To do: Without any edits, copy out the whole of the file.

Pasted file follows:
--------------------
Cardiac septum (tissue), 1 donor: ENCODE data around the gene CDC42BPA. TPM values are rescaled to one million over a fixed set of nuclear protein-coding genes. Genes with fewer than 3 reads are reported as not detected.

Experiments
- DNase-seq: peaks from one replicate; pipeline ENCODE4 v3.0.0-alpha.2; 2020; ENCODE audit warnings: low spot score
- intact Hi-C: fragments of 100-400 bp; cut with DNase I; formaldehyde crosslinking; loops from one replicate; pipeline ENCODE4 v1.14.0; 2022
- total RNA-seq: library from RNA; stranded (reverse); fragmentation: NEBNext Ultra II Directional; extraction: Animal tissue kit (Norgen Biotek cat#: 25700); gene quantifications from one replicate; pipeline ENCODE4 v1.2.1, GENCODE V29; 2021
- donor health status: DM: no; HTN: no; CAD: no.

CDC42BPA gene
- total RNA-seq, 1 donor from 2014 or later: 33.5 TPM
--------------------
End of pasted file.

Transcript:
Cardiac septum (tissue), 1 donor: ENCODE data around the gene CDC42BPA. TPM values are rescaled to one million over a fixed set of nuclear protein-coding genes. Genes with fewer than 3 reads are reported as not detected.

Experiments
- DNase-seq: peaks from one replicate; pipeline ENCODE4 v3.0.0-alpha.2; 2020; ENCODE audit warnings: low spot score
- intact Hi-C: fragments of 100-400 bp; cut with DNase I; formaldehyde crosslinking; loops from one replicate; pipeline ENCODE4 v1.14.0; 2022
- total RNA-seq: library from RNA; stranded (reverse); fragmentation: NEBNext Ultra II Directional; extraction: Animal tissue kit (Norgen Biotek cat#: 25700); gene quantifications from one replicate; pipeline ENCODE4 v1.2.1, GENCODE V29; 2021
- donor health status: DM: no; HTN: no; CAD: no.

CDC42BPA gene
- total RNA-seq, 1 donor from 2014 or later: 33.5 TPM